BEIJING (Reuters) - Earlier this year, the city of Hangzhou, home to the internet giant Alibaba, was poised to join Beijing, Shanghai and a handful of other urban areas in banning smoking in public places, part of a long-running campaign against tobacco use in China.
But, like the country’s broader anti-smoking campaign, the Hangzhou initiative then lost momentum. Instead of blanket bans on smoking in public indoor spaces, the city revised its regulations to allow smoking in designated areas in train or bus stations, as well as in bars or karaoke clubs.
Opposition to the tougher rules, according to a top national tobacco control official, was led by China National Tobacco Corp, the state monopoly.
The company has reported rising sales over the last year, which anti-tobacco campaigners say has helped to stall earlier successes in the national anti-smoking campaign.
The official declined to be named, citing a lack of approval to speak to the media.
“When it comes to the tobacco industry’s obstruction and interference in implementing specific tobacco control articles, China has a serious problem,” Yang Gonghuan, the former head of tobacco control at the Chinese Center for Disease Control and Prevention, said during a recent launch event for her book, “Tobacco Control in China.”
In the book, Yang details what she characterizes as China Tobacco’s efforts to thwart control measures by interfering with policy-making, spreading “false science” about the safety of low-tar cigarettes, promoting a smoking culture and criticizing anti-tobacco advocates for working with foreign organizations.
The company did not respond to faxes and phone calls seeking comment.
In official statements, China Tobacco says it is trying to improve public health by fulfilling tobacco control obligations and working to decrease things like tar in cigarettes.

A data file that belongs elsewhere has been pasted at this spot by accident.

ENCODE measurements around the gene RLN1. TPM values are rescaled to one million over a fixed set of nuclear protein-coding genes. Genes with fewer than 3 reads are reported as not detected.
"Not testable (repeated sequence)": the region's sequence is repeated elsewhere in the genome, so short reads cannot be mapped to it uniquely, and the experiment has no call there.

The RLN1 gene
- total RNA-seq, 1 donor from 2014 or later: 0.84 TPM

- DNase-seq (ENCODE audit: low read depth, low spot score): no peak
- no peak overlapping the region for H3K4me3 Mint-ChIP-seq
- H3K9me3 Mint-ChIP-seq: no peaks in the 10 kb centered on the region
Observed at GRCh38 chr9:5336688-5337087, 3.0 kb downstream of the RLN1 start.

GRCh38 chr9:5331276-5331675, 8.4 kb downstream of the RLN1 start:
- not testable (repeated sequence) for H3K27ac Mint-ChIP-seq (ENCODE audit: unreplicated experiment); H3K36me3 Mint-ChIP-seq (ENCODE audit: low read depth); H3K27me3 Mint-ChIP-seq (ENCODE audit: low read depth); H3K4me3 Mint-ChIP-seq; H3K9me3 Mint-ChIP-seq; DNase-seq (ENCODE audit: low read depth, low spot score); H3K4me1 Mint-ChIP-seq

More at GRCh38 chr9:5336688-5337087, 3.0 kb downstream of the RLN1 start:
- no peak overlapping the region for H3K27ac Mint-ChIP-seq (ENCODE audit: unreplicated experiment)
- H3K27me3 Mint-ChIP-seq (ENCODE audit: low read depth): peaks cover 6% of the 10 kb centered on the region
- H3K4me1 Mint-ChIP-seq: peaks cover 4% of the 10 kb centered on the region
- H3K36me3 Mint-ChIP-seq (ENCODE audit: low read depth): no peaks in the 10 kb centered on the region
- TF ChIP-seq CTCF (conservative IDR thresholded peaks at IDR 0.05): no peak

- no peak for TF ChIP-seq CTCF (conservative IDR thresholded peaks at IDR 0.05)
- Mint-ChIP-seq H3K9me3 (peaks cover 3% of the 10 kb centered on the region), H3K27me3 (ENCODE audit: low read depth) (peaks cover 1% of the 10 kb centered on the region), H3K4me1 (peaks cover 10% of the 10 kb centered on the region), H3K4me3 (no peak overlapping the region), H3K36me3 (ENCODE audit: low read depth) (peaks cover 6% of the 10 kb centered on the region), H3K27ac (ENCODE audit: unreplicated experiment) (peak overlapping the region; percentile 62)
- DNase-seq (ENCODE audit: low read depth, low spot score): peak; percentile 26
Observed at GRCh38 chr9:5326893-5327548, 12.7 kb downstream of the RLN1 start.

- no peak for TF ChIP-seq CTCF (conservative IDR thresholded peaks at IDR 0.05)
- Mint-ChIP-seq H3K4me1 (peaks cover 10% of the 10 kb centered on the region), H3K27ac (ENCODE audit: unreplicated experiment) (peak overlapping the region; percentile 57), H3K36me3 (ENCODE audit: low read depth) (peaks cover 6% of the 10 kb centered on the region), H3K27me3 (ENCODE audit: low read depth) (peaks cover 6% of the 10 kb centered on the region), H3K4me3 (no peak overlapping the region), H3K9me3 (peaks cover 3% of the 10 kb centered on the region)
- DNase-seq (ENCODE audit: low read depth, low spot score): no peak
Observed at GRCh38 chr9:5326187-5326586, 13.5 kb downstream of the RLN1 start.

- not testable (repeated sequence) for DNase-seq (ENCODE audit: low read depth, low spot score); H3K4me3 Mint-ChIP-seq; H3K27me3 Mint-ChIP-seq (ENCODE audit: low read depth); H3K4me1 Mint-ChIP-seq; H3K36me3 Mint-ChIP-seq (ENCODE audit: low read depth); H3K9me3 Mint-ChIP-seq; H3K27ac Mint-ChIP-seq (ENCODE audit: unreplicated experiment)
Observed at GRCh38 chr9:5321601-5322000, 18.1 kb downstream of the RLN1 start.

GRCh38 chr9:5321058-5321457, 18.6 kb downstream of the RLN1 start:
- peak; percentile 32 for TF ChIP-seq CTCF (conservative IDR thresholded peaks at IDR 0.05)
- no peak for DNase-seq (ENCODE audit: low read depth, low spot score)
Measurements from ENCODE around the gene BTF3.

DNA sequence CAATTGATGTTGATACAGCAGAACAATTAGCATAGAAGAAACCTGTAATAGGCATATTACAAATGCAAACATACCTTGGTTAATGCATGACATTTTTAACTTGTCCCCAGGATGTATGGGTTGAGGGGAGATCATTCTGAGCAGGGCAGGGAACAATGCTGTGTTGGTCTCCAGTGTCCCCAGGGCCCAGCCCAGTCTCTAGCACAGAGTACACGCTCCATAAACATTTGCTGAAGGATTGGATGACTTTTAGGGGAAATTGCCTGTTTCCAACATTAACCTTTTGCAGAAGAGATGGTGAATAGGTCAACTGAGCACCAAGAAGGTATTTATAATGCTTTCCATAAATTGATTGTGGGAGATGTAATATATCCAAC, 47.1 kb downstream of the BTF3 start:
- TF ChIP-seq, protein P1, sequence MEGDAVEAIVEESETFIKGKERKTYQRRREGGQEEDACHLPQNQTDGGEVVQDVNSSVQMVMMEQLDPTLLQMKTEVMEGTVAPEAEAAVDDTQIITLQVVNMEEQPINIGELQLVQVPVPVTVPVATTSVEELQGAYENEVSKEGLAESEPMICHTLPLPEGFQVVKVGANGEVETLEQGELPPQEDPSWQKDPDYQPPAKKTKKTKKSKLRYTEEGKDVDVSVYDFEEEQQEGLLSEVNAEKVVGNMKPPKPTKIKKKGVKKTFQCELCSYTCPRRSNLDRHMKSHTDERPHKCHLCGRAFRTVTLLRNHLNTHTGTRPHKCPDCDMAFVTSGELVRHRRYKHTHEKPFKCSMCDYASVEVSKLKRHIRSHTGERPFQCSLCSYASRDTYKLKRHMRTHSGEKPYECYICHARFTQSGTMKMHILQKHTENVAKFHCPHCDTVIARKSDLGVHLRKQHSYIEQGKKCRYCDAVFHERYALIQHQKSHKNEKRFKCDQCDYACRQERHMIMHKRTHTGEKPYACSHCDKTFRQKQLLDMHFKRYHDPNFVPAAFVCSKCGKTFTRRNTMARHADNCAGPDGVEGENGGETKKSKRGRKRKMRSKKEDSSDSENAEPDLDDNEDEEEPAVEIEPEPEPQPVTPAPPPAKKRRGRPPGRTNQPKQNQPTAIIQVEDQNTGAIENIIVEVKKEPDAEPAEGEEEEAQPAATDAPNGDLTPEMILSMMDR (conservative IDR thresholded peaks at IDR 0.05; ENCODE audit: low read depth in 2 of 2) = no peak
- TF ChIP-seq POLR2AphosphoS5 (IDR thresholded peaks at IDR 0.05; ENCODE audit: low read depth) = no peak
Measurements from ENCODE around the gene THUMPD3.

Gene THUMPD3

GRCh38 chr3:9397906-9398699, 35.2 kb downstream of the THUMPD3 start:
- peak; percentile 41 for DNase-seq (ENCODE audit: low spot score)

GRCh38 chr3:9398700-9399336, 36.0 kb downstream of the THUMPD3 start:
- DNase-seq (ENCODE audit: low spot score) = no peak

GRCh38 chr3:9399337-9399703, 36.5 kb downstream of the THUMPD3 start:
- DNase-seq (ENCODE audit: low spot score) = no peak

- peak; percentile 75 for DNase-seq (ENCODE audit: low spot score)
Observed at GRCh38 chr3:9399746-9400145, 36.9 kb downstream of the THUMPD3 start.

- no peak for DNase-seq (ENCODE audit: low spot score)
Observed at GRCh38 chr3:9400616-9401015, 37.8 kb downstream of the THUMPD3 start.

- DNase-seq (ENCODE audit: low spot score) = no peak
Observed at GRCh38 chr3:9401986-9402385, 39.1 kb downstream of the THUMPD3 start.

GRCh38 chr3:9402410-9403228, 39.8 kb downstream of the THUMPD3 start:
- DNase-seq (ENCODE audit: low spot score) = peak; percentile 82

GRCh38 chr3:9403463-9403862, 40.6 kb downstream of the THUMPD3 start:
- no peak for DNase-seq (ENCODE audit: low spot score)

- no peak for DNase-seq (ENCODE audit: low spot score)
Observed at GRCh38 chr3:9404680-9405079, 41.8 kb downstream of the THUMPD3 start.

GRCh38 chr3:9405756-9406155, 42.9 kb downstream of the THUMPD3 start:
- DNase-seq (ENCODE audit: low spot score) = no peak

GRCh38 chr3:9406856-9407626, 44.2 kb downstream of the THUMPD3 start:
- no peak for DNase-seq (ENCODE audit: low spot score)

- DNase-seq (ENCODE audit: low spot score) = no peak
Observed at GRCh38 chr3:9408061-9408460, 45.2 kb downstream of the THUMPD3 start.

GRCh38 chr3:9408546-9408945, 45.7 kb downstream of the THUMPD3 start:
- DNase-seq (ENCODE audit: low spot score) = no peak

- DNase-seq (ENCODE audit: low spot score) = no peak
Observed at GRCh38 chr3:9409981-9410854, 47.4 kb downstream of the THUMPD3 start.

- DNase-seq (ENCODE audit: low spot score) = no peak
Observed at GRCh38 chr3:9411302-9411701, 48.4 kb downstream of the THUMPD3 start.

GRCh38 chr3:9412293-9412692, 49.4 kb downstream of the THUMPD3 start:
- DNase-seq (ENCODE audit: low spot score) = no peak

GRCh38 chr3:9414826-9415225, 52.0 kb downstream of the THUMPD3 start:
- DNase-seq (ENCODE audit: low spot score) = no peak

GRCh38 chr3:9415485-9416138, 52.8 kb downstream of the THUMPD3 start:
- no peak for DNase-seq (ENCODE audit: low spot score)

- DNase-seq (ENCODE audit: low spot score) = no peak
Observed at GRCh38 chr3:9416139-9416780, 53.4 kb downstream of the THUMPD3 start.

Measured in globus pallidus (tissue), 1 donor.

China Tobacco is huge, powerful and opaque.
Selling 98 percent of the cigarettes in China under brands such as Red Pagoda Mountain and Double Happiness, the unlisted company is the world’s biggest cigarette-maker by volume, generating revenue last year of 1.1 trillion yuan ($172 billion).
It accounts for roughly 7 to 11 percent of China’s taxes.
In 2015, after China rolled out measures under the World Health Organization’s tobacco control convention, including a tax hike, health warnings on cigarette packets, advertising curbs, and public smoking bans, tobacco sales dropped for the first time since 2000. That trend continued into 2016.
In Beijing, tobacco sales dropped 8 percent in 2016 after smoking was banned in public places in July 2015, according to state media.
“When they saw the statistics, China Tobacco started to fight the policy at all costs,” the tobacco control official said.
In 2017, China Tobacco sold 0.8 percent more cigarettes than the year before; in the first three months of 2018, sales rose 4.15 percent by volume, according to official data.
China produces and consumes the most tobacco of any country: over 300 million Chinese smoke, including more than half of all adult men, according to Yang.
Social acceptance of smoking in China, where cigarettes are often given as gifts at weddings or business gatherings, combined with low awareness of the associated health risks, means demand remains high despite 1 million tobacco-related deaths each year, according to her book.
Cigarettes are also cheap, even as other goods have become more expensive.
The affordability of average-priced brands, about 13 yuan per pack, and for cheaper brands, as little as 3 yuan, halved between 2001 and 2016, when taking into account inflation and rising income levels, according to research by Zheng Rong at the University of International Business and Economics in Beijing.
Illegal online sale of cigarettes via food delivery platforms, arcade games with cigarettes as prizes and thin cigarettes targeting female smokers have also fueled sales in recent years, according to an article by Zheng Pinpin, a public health researcher at Fudan Univesity in Shanghai.
In March, China’s parliament announced a reshuffle of the body in charge of implementing the WHO measures, putting the National Health Commission in the lead, which sparked hope among tobacco control advocates that the industry would be cut out of regulation.
“One would like to see, such as in Thailand, a process where a firewall is built between the concerns of the industry and its interests and any policymaking,” Gauden Galea, the WHO’s China representative, told Reuters.
Yet, anti-smoking advocates worry that heavy reliance on tobacco tax revenue undermines political will to curb smoking.
An increase in the wholesale tax from 5 percent to 11 percent in 2015 is largely credited with the 2.3 and 5.6 percent drops in cigarette sales volumes in 2015 and 2016, respectively.
But Hu Teh-wei, an expert on China’s tobacco industry at the University of California, Berkeley, said that impact had now been blunted and that significant tax hikes were needed to seriously deter smokers, a prospect he said was not currently under consideration in China.
Reporting by Christian Shepherd; Editing by Tony Munroe and Philip McClellan
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